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‘Sneakerella’ puts heart and sole into a classic tale

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Look, I’m with you – we 100% did not need yet another cinematic riff on “Cinderella.” There are plenty of those, whether we’re talking direct or indirect, and after the abysmal jukebox musical version that Amazon Studios gave us last year, one would have hoped we’d get a bit of a reprieve.

We did not.

So as you might imagine, I was not particularly excited to check out the new Disney+ film “Sneakerella.” The notion of a gender-swapped sneaker-culture-based adaptation sounded frankly exhausting, but I sat down and fired it up anyway.

As it turns out, it’s better than I expected. Not a great movie, mind you, but not bad. Not bad at all. And when it comes to adaptations of this classic fairy tale, not bad is actually pretty darned good. Driven by a charming young cast and some decent musical numbers, “Sneakerella” manages to put a genuinely interesting spin on the beloved story.

It’s not all good, of course – the film has its share of issues – but as far as efforts toward inclusive storytelling go, director Elizabeth Rosenbaum and company make something that feels reasonably progressive in its outlook. The standard clichés still very much apply, but all in all, there’s more good than bad here.

El (Chosen Jacobs) is a teenager living in Queens. He aspires to be a sneaker designer, inspired by the time he spent growing up in Laces, his mother’s shoe store. However, after El’s mother died, his aspirations were largely dismissed by his stepfather Trey (Bryan Terrell Clark), who resents the store even as he is running it. El is treated like a stockboy, much to the delight of his stepbrothers Zelly (Kolton Stewart) and Stacy (Hayward Leach), who pretty much do as they like even as El is unfairly overworked.

The only one who knows about El’s designer dreams is Sami (Devyn Nekoda), who both admires El’s talents and is determined to ensure that he shares those talents with the world.

One day, El’s stepbrothers trash the stockroom simply to give him more work to do. Trey demands that El clean up, as he has an important meeting. However, El has plans to go to a sneaker drop – the latest kicks from King, a massively popular sneaker brand, are hitting – with Sami. He closes the shop and heads out, intending to return and clean up before Trey gets there.

He and Sami wind up late, but inadvertently slide into line behind Kira (Lexi Underwood), who offers to let them join her in line. They’re all too late to get the shoes, but El and Kira hit it off, with El showing her around Queens and giving her his own special tour – one that includes, among other things, a visit to the community garden maintained by the benevolent and mysterious Gustavo (Juan Chioran). They’re making a real connection … right up until El realizes that he’s late and bolts, leaving Kira with no means to contact him.

As it turns out, Kira is actually Kira King, daughter to retired NBA star and sneaker mogul Darius King (John Salley). Yes, that King. Kira’s older sister Liv (Robyn Alomar) has a design set for the upcoming SneakerCon event, but Kira thinks that the company should go in a different direction.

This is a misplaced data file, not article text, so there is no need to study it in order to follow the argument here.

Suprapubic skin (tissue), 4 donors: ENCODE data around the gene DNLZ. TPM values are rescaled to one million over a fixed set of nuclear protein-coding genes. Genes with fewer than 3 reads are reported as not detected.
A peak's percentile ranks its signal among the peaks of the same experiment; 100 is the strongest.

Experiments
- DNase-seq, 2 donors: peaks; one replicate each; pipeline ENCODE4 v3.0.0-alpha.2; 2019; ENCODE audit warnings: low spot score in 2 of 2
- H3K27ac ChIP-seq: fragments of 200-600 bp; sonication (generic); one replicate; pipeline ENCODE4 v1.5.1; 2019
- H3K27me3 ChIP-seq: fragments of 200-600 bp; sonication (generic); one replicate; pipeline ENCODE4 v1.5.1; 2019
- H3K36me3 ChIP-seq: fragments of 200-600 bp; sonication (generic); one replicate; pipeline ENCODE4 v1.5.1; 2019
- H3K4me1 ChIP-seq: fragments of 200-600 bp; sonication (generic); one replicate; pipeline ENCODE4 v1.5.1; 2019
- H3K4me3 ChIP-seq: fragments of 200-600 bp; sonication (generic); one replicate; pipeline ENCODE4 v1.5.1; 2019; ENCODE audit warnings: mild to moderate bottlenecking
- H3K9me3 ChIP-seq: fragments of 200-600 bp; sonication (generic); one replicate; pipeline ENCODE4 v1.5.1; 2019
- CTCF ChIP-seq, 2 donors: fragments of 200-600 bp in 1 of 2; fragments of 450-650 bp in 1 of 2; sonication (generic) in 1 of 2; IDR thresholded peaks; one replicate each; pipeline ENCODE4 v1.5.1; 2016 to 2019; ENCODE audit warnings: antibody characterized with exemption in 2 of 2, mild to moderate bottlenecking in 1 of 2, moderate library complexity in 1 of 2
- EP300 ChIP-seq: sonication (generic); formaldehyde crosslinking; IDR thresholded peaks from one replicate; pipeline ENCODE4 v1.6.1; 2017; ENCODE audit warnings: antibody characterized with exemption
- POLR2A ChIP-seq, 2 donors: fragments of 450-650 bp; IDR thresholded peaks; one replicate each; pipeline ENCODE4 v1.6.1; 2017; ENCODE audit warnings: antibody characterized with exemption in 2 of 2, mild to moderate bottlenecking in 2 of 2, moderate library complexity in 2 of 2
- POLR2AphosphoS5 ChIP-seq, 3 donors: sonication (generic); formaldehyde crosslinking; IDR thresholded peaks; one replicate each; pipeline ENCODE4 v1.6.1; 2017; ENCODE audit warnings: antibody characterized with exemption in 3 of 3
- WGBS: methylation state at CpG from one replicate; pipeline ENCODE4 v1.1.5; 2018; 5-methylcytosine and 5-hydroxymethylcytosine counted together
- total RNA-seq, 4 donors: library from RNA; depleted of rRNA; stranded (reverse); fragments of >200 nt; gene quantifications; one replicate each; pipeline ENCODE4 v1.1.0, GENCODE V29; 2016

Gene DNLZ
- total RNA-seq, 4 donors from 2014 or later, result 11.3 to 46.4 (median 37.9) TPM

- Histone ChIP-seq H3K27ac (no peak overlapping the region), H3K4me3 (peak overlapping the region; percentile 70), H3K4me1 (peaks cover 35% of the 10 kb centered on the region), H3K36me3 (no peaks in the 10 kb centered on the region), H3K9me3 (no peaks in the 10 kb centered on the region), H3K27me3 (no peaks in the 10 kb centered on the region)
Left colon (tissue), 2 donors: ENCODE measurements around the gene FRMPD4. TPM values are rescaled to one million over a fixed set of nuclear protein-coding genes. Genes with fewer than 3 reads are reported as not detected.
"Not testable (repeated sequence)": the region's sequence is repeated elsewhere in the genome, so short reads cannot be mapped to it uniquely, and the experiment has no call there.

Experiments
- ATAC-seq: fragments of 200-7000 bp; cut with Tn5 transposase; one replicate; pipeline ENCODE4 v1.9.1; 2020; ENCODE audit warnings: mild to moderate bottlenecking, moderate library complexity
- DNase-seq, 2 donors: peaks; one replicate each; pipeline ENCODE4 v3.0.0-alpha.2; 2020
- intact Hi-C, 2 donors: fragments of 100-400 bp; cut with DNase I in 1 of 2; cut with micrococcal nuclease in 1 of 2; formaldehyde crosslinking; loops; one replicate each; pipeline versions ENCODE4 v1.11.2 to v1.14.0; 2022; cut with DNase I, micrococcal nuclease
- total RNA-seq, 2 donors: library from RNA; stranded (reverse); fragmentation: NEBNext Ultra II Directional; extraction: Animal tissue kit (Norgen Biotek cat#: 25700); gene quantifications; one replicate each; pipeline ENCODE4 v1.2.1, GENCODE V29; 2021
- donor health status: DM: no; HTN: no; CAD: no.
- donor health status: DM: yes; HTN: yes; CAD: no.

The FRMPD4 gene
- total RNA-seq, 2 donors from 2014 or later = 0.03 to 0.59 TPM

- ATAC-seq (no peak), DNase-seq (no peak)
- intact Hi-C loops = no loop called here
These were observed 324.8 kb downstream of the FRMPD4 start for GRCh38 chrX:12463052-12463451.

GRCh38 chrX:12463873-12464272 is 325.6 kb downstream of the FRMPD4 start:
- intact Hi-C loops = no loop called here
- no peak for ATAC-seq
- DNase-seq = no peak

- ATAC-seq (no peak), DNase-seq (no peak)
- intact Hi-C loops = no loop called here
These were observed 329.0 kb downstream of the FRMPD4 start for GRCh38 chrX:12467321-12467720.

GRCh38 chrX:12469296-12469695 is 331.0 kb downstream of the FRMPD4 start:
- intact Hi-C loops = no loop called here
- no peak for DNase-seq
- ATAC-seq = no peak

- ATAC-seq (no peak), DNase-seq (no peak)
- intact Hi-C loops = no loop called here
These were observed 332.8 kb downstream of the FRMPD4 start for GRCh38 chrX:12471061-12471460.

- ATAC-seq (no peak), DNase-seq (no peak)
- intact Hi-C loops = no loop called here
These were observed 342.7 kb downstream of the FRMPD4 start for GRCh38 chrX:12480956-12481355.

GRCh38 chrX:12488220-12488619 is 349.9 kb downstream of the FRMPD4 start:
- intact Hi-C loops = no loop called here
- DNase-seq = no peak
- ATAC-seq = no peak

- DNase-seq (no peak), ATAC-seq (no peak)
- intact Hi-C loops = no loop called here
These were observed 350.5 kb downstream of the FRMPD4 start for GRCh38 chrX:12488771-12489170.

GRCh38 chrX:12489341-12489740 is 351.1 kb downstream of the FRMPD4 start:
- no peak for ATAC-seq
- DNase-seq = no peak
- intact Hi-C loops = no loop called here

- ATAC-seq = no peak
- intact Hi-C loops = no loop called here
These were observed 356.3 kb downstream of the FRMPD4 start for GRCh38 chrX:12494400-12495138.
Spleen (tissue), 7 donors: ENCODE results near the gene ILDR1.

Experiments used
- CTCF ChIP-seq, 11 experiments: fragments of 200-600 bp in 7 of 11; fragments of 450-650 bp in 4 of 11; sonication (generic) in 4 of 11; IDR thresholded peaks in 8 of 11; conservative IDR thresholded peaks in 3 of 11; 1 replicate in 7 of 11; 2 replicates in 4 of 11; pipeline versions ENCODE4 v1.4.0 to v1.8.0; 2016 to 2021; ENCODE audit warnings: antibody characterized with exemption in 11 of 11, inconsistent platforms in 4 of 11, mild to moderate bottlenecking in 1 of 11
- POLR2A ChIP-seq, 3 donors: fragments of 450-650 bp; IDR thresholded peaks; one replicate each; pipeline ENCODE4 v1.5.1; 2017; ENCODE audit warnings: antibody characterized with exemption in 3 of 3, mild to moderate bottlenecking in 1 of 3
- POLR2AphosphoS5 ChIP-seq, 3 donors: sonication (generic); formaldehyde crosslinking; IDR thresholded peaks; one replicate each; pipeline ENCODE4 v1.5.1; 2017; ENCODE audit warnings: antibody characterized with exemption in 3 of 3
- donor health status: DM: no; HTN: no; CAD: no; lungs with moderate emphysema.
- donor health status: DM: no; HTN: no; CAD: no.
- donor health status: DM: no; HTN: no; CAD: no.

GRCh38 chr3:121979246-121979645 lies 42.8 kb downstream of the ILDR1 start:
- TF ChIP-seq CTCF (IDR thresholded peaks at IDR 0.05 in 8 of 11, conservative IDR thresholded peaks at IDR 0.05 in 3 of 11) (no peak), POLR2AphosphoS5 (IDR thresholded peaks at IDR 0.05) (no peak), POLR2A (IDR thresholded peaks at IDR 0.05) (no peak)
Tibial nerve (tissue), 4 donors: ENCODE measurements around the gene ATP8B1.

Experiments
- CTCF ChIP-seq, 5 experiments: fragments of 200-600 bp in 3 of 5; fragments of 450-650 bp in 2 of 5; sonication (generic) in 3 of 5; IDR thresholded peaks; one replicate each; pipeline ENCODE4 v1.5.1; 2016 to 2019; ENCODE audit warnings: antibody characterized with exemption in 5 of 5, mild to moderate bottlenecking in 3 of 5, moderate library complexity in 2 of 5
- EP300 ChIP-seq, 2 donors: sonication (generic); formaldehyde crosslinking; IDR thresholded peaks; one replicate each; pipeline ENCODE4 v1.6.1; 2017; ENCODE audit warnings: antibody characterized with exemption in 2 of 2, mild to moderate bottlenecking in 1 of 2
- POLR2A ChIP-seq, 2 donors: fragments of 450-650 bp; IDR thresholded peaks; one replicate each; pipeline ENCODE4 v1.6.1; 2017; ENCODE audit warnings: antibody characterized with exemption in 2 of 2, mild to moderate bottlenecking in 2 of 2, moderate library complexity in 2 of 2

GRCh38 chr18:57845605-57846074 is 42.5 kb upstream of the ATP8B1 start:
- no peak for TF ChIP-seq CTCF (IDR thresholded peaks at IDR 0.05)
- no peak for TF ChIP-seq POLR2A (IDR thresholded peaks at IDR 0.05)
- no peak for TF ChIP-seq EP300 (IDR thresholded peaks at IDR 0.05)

You can probably guess how it goes from here.

There are some differences, of course – the mystery of identity is more a matter of degree, the element of personal success outside of romance - but the gist is the same. A shoe is lost. A search for the shoe’s owner ensues, leading to some sort of eventual reconnection. You’ve seen this movie before, but if you liked it then, you’ll probably like it now.

“Sneakerella” works. It’s not a great movie, but it is exactly the movie it wants to be. There’s an earnestness to the proceedings that makes it very easy to watch, even if you might occasionally find yourself rolling your eyes. A little saccharine at times, a little overprocessed, some narrative holes … but engaging enough even so.

I’ll note that I’m generally a sucker for musical numbers and there are a couple of good ones here; I’m all for people dancing in the street (even if the “street” is rather obviously a soundstage with a green screen). The music is generally solid across the board, with a highlight being a cover of “A Dream is a Wish Your Heart Makes” from Disney’s original “Cinderella.”

The filmmakers built a sneaky good ensemble as well. Jacobs brings a gentle charm to El that makes him extremely watchable. There’s an ease of action here that works nicely. He’s got a decent singing voice as well. Underwood is just as good as Kira; she’s charismatic and sweet, with she’s an even better singer than Jacobs. Their chemistry together powers the movie. Nejoda is a delight as Sami, so much so that you wish she had more to do. Chioran gives heavy Lin-Manuel Miranda vibes as Gustavo. The rest of the bunch is surprisingly solid – even Salley, who is very much not an actor, does well enough to get by.

“Sneakerella” is a perfectly competent family friendly musical adaptation. There’s nothing spectacular here, to be sure, but it’s still a better movie than it probably needed to be, a fairly fresh (albeit flawed) take on classic material. The performances are fine, the music is pretty good and overall, it’s pretty engaging. When it comes to family fare, you could do much worse.

[3.5 out of 5]

Last modified on Monday, 16 May 2022 10:53

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